Continuing our series of blogs looking at email security, we are going to continue up the food chain again this week and investigate the growing threat of Whaling, also known as CEO Fraud.
Whilst phishing is the casting of a net to catch many people in low revenue scams and spear fishing targets individuals in higher revenue frauds, whaling takes it to a whole new level by targeting individuals, seemingly from someone higher up in the business than the target.
An example may be that you are in the finance department of a legal firm and you receive and email from one of the partners asking you to quickly pay an invoice that has slipped through the cracks.
It’s an invoice from the financial firm that is assisting in a case for one of the companies high-profile commercial clients and we must do everything we can to keep them happy. And that means paying the bill and paying it now! So, you log into your banking app and pay the attached PDF invoice.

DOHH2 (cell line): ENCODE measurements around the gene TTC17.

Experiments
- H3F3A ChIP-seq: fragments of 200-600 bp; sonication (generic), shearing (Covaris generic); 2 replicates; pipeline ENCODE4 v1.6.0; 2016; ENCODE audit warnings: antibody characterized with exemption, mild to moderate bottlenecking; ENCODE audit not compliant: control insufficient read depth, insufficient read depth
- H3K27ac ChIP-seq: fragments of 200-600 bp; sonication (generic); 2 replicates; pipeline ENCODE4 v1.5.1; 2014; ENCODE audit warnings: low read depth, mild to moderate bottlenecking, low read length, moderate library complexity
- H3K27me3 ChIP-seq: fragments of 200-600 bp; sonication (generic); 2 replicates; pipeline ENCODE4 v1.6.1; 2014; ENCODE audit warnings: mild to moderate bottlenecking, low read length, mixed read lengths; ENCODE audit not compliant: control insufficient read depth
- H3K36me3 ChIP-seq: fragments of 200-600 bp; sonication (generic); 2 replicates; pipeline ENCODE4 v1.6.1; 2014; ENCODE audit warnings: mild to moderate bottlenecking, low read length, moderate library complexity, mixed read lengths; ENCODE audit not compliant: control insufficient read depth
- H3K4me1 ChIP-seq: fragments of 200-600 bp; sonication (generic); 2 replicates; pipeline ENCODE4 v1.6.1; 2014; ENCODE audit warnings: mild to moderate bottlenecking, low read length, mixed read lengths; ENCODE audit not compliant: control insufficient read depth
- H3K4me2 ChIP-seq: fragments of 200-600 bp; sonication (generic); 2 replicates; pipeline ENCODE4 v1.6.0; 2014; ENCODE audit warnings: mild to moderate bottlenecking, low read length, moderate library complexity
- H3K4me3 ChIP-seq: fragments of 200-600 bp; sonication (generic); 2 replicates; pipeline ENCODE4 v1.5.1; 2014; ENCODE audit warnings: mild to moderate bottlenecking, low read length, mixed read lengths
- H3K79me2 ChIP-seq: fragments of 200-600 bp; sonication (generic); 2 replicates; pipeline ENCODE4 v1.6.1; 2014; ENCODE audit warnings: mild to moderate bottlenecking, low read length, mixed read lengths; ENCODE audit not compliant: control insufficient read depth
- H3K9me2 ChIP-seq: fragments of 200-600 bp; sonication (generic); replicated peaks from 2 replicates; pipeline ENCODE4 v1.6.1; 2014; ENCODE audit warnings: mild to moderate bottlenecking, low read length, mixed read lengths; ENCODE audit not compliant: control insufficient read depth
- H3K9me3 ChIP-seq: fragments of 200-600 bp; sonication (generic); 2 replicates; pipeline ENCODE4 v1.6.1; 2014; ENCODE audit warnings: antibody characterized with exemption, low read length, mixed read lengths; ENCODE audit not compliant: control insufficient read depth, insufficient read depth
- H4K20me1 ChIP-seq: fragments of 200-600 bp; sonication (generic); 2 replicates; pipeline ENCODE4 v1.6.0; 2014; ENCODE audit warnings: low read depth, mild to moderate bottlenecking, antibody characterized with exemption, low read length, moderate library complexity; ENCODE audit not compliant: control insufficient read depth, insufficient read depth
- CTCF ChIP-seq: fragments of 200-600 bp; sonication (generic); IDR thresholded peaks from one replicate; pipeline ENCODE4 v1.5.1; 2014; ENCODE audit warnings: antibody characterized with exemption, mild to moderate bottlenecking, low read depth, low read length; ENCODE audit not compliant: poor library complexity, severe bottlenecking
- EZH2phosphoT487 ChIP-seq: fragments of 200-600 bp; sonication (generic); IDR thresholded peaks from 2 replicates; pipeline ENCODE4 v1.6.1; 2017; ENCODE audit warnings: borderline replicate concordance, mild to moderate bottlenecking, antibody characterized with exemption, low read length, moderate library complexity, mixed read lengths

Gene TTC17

Unfortunately, the email wasn’t from a partner, it just looked like it was. And the account you have paid the money into? Not a case assisting financial firm.
So how do we protect against these attacks? It’s a cultural thing more than anything. Encourage a healthy cynicism in your business. This will hopefully lead to staff questioning such requests, with the understanding that they won’t be negatively challenged if they do! If you are a business owner, would you prefer a member of staff questions you over a request, or would you prefer to lose £10k? Give your staff the freedom and confidence to pick up the phone and ask the question.
You may wish to consider flagging all emails that come in from out with your organisation. A flagged email from the CEO upstairs will show it wasn’t sent from the CEO upstairs. In tandem with this, your IT Dept, or support company could assist you in running an internal campaign to identify those team members that need educated on what to look out for.
A final idea may be to make a change to your procedures. Whereas at present you may only require one person to sign off a payment, increase this to two. Two heads are often proved better than one and you are doubling your chances of spotting a fake email and saving the business from making a payment they shouldn’t.
If you need further advice on how to protect against all manner of email scams, please don’t hesitate to get in touch.